Ok, so there were people who said WTF when Facebook bought Instagram for a BILLION dollars in 2012, saying how on earth can it be worth that? They had a point. Instagram had 13 employees. Yup, that was not a typo, THIRTEEN. By contrast, for example, Comptacenter PLC has the same market cap and employs 12,993 people. Yup, a single instagram member of staff was worth 1,000 people at computacenter. That was insane.

But today I hear that linkedin has been bought for 26 billion dollars. Lets put 26 billion in perspective.

Thats more than the market cap of Associated British Foods, a company that employs 124,000 people, has 6 million square feet of retail space, owns twinings, ovaltine and primark, was established in 1935 and now has 200 stores.

Thats more than the GDP of Estonia, Uganda, El Salvador or Latvia.

Linkedin has 9,000 staff, and presumably some buildings, and a great big email list, which, lets be honest contains a LOT of peoples details like me, who tried and tried and tried again to stop the damned company spamming me before eventually setting up an email filter to nuke any mention of the damned company, as the only way to stop the endless spam.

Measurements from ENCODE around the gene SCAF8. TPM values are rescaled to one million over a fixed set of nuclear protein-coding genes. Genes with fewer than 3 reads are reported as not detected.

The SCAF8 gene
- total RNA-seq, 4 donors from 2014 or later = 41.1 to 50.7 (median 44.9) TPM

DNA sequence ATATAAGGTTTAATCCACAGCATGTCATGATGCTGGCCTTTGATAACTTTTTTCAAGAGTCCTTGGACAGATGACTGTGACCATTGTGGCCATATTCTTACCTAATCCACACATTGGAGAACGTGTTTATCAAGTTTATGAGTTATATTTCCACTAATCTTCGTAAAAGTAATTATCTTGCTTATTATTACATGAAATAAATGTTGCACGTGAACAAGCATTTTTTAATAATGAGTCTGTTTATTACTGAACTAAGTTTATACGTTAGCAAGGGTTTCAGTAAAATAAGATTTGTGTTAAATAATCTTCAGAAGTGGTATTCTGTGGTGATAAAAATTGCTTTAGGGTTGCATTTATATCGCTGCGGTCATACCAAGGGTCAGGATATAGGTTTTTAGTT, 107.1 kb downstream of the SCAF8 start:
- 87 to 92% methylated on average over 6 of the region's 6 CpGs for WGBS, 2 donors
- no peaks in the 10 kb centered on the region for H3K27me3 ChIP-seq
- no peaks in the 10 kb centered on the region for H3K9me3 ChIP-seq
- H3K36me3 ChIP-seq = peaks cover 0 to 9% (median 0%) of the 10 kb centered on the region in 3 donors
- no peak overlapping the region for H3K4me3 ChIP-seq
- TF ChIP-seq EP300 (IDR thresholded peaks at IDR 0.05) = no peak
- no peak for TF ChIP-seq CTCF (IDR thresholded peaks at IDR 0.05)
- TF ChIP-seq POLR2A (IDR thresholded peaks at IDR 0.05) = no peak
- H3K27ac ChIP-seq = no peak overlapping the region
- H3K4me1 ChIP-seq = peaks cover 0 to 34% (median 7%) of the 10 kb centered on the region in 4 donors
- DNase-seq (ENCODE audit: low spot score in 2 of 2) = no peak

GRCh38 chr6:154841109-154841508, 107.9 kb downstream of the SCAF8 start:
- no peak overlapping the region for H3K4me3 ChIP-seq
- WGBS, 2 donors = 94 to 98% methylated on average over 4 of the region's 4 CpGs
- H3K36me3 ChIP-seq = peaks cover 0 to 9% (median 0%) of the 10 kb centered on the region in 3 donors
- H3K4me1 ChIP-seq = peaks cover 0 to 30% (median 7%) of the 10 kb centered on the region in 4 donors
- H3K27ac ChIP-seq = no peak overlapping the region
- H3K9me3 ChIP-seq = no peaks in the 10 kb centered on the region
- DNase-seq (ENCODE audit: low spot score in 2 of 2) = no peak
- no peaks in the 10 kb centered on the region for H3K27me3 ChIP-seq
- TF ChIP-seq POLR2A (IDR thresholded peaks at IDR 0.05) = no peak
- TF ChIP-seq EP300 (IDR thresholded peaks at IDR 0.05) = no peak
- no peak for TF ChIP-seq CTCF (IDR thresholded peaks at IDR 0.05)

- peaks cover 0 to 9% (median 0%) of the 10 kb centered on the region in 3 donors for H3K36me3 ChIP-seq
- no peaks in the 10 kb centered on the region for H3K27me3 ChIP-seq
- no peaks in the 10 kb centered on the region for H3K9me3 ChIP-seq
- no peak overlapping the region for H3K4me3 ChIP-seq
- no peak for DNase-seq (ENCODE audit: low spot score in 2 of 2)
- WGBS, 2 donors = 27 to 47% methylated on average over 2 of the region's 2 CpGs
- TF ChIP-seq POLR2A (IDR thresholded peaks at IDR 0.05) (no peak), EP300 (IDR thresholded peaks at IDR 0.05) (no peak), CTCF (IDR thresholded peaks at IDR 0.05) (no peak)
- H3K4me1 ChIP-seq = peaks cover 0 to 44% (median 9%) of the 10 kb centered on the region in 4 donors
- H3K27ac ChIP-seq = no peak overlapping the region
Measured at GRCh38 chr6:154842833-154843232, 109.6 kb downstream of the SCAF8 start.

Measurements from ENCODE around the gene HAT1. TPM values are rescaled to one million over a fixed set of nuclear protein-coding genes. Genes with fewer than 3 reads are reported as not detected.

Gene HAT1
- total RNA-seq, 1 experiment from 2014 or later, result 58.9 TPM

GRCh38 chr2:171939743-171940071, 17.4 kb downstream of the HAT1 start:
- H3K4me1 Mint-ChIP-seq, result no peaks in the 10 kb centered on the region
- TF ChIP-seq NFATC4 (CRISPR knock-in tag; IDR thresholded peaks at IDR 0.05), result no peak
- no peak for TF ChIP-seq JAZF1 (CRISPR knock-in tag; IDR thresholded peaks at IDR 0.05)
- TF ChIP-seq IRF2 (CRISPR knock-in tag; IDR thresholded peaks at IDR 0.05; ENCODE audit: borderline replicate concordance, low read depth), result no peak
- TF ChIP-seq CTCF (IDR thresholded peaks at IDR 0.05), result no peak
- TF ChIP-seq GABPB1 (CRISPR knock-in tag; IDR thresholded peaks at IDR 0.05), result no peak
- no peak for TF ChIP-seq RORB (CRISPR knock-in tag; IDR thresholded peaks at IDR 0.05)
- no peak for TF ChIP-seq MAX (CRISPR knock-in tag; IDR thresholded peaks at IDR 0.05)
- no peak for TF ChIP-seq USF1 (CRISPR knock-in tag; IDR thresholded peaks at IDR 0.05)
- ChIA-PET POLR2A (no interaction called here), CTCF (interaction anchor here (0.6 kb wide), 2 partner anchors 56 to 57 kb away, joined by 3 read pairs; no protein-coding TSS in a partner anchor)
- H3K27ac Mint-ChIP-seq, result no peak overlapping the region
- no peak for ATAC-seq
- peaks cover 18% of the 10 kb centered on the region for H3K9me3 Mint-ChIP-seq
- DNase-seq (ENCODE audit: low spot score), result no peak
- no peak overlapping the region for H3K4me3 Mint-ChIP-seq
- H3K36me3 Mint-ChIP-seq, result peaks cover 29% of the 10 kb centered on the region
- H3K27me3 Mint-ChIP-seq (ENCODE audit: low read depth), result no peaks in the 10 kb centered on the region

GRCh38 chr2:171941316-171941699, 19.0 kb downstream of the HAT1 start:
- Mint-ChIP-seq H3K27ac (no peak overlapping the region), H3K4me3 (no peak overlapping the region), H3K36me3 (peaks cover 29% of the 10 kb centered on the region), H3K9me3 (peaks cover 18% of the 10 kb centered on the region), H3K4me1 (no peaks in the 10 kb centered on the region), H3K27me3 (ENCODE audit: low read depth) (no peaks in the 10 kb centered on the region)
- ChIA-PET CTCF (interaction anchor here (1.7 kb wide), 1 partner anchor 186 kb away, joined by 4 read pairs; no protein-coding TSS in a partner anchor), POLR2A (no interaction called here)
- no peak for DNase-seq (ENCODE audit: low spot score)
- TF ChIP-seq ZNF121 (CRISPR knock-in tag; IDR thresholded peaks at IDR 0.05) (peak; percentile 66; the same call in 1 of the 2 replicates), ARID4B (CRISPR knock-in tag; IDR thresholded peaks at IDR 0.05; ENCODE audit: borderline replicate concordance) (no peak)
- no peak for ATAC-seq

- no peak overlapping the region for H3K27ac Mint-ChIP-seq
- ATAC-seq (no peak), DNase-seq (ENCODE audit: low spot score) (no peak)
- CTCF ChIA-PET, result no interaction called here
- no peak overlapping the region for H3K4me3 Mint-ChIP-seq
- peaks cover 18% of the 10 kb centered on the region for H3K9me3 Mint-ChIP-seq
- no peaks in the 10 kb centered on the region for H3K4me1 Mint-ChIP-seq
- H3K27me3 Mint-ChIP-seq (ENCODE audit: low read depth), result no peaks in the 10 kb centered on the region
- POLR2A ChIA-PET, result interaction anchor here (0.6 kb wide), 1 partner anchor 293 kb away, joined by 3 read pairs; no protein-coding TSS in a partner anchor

So a spammers database, and a website, and presumably some office chairs, some name recognition 9although not all positive, by any means). And thats worth 26 Billion dollars.

The thing is, other companies worth 26 billion have something tangible. Associated British Foods has a lot of physical assets. Even if the company became associated with pure evil, you can still break it up, sell the buildings and recover some of the capital, but when it comes down to it, linkedin is a social network. A SOCIAL network. And these never go out of fashion do they?

myspace

Newscorp paid 12 Billion for myspace in 2007. Then they ended up selling it for 35 million four years later. Yup…these things happen eh?